Did you happen to see Katie Holmes on the cover of a recent issue of Allure? She was topless. She was wet. She was looking hotter than ever.
But that's not what caught my attention. It's the confession she made about not letting a man witness her do a particular activity.
"When you're cleaning out your ears, you probably don't want an audience!" Holmes said.
Beyond a bizarre hang up, this is just the latest declaration from a long line of women about maintaining sex appeal with their partner. There's been much talk about sweats being the death of relationships, not passing gas in front of your mate, not letting him see you without make up on...
I call bullsh*t. Do I want my husband to find me sexy? Of course. Do I get dolled up for a date? Sure. (Actually, these days I prefer the flats, no makeup outings but I can still turn it out -- and do -- on occasion.) But not using a Q-Tip in front of him? Banning sweats? I've got news for you ladies: If you plan, like I do, to spend your life with this person, he's going to see a lot more than ear wax and baggy drawers.
I don't think guys truly even want that closed-door version of a woman. At least evolved, healthy, "normal" men don't. In regards to a one-night stand or fling, sure they'd probably prefer to keep the mystery alive, but for a long-term, equal partnership where they, too, can be themselves, most men I know and associate with choose authenticity over artificial arousal.
Look at Mila Kunis. Men love Mila. I actually don't think I've ever come across one who doesn't. She's gorgeous, smart, funny and can sex it up on the red carpet or in a lingerie scene on the big screen with Justin Timberlake. But, moreover, she's a guy's girl. She's often in, gasp, sweats with no makeup, out with her man in broad daylight and photographers at every turn. She's low maintenance, enjoys a beer and a ballgame and pretends to be no one but herself. I guarantee you that girl has cleaned her ears in front Ashton.
So far, in our relatively short life together, my husband's seen me sick, held my hair and rubbed my back as I've clung to the toilet or splayed myself on the cold bathroom tile more times than I'd like. He's examined questionable marks on my body, stood beside me as I've endured procedures, tests, infections and severe allergic outbreaks and nursed me through the gruesome aftermaths and, most recently, supported me through a pregnancy that wasn't pretty.
But guess what? He still thinks I am. In fact, I can tell by the way he looks at me that he's more in love as a result of it all. I'm a strong woman, weathering ordeals he knows he couldn't, and he respects that. But I've also been vulnerable and, as a man, he appreciates that. He relishes the moments where he can take care of me because I'm normally independent as hell. When I truly need him, when I'm at my weakest and least attractive, I see how much I matter to him.
And I know I'm going to need a lot more of him in the future. Aging sucks. I witnessed my grandparents endure humiliating, horrifying circumstances at the end of their lives. It's not fair. It's also not sexy. But guess who was with them through it all? Their partner. Loving them through each bout and every blow. I know if you'd told them about the ear cleaning phobia or the loungewear theory, they'd laugh.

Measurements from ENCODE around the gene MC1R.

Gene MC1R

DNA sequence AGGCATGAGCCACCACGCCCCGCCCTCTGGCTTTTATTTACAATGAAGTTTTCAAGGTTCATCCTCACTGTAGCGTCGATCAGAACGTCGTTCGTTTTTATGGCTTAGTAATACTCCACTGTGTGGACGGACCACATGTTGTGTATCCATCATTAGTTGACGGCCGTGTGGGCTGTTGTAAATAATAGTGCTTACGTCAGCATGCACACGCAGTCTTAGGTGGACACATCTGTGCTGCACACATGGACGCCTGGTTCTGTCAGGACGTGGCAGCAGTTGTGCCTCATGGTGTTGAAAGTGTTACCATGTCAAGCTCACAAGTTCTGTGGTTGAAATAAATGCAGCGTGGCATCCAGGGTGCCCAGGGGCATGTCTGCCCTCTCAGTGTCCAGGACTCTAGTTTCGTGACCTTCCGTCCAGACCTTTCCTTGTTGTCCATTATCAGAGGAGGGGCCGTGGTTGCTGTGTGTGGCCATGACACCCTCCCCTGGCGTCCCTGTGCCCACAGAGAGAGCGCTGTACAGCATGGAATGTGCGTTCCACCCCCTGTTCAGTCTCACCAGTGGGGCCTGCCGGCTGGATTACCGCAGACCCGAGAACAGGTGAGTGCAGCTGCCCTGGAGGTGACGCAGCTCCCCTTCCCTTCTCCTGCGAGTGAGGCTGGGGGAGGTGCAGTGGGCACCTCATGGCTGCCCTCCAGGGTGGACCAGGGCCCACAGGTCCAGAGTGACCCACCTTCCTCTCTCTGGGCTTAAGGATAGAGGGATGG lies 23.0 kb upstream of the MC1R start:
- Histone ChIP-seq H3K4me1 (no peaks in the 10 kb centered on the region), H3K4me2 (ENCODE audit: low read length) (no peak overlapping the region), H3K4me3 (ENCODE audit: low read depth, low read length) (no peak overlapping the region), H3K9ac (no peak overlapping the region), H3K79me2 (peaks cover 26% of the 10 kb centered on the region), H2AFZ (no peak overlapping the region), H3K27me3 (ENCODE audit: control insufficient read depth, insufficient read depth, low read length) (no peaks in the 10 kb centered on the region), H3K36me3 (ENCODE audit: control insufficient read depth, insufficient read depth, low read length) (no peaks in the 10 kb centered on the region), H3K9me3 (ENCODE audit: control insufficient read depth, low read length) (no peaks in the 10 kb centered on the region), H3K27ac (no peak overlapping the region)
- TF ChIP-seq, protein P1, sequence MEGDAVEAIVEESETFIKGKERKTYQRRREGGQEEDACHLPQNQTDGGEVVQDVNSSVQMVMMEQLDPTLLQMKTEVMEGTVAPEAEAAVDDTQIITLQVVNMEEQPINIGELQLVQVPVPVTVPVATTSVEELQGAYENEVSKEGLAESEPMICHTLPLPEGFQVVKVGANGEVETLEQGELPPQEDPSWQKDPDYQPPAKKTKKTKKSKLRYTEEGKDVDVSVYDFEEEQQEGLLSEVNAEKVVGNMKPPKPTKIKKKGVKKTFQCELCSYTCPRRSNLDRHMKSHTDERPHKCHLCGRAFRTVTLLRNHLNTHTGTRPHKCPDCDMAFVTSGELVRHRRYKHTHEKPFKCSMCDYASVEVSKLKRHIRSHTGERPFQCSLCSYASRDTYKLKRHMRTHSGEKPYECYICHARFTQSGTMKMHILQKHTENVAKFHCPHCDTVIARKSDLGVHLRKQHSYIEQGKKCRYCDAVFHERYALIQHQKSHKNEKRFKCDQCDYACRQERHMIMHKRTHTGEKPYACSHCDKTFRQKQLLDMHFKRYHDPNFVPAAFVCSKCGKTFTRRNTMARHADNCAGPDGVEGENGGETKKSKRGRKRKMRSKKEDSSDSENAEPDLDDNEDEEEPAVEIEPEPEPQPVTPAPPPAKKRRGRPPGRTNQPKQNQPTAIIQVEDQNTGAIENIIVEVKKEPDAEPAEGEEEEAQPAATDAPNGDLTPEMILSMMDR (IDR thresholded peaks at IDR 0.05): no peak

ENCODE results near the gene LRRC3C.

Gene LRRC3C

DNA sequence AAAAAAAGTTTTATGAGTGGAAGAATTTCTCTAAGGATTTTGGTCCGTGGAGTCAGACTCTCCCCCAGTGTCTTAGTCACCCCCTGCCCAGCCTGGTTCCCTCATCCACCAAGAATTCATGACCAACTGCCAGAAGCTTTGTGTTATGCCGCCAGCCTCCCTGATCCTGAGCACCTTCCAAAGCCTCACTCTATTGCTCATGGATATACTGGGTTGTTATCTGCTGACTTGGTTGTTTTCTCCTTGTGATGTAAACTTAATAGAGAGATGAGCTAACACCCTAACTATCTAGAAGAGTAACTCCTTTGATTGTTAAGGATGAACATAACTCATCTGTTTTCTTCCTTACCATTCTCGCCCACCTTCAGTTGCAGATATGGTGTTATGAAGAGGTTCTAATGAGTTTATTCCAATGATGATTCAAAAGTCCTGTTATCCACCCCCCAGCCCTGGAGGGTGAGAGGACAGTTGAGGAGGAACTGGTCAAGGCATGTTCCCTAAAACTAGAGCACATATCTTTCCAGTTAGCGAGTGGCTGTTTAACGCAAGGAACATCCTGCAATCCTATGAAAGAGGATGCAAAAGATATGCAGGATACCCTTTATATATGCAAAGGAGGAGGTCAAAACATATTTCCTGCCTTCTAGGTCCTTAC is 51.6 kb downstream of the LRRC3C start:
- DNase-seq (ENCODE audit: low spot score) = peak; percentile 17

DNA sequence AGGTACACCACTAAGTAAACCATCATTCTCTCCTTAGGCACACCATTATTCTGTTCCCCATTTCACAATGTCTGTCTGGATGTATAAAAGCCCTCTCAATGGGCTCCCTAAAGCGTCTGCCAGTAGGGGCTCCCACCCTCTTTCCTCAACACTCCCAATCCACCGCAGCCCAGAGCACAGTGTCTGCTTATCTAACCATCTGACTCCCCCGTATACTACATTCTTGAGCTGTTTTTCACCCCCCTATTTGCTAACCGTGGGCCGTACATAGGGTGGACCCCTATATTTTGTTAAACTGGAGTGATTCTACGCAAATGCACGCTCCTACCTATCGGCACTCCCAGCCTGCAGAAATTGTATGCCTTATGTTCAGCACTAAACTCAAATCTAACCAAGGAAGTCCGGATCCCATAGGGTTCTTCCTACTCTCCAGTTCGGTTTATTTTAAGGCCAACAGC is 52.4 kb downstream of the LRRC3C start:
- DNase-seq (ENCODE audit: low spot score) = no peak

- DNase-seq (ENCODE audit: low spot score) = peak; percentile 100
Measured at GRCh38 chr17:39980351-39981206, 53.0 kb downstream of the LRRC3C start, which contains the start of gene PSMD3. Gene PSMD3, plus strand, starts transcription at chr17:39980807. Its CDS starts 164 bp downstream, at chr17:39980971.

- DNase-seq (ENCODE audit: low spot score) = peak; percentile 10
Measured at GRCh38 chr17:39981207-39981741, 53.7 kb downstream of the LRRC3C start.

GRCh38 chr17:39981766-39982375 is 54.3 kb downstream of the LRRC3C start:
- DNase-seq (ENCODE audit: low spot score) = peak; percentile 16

Of course it's important to try in your relationship as it is in all areas of life. Giving up doesn't benefit anyone. We've all fallen off the wagon and, when we do, what happens? We feel bad about ourselves, our confidence drops, we're more irritable, less in the mood to be affectionate... Working on and bettering yourself will only enhance your life and, therefore, your partner's. But wearing the occasional pair of sweatpants, sporting a naked face or cleaning your ears is hardly what I would classify as letting yourself go. There's a difference between not trying and not being yourself.
The constant pressure to be "on" even in your own home is exhausting. I want a partner who I know is there for me, worts and all, and who I don't have to put up a charade around. So it's not sexy all the time, hell, most of the time. It's real life. Real life isn't sexy -- it's messy, cringe-worthy and, at times, ugly. But it's also deep, authentic, meaningful and funny.
Those nights I've turned it up? Sure, it made for a good photo op or great sex, but those aren't the moments my husband and I remember, reminisce about or that connect us. Some of our best inside jokes and cherished memories come from our most desperate, unattractive times. It's those moments that we struggled or stumbled that make us laugh the most now, further endearing us to one another and what we've been through -- together.
So, sorry Ms. Holmes, in my book, it's not about the grooming habits or the choice of attire, not about the witnessing of bodily fluids, a few extra pounds or a little less hair, it's about the companionship and support, when sexy faded long ago and true love and friendship remain. I'll take that kind of relationship any day over the farce and "fairy tale." It means I get to keep my sweats!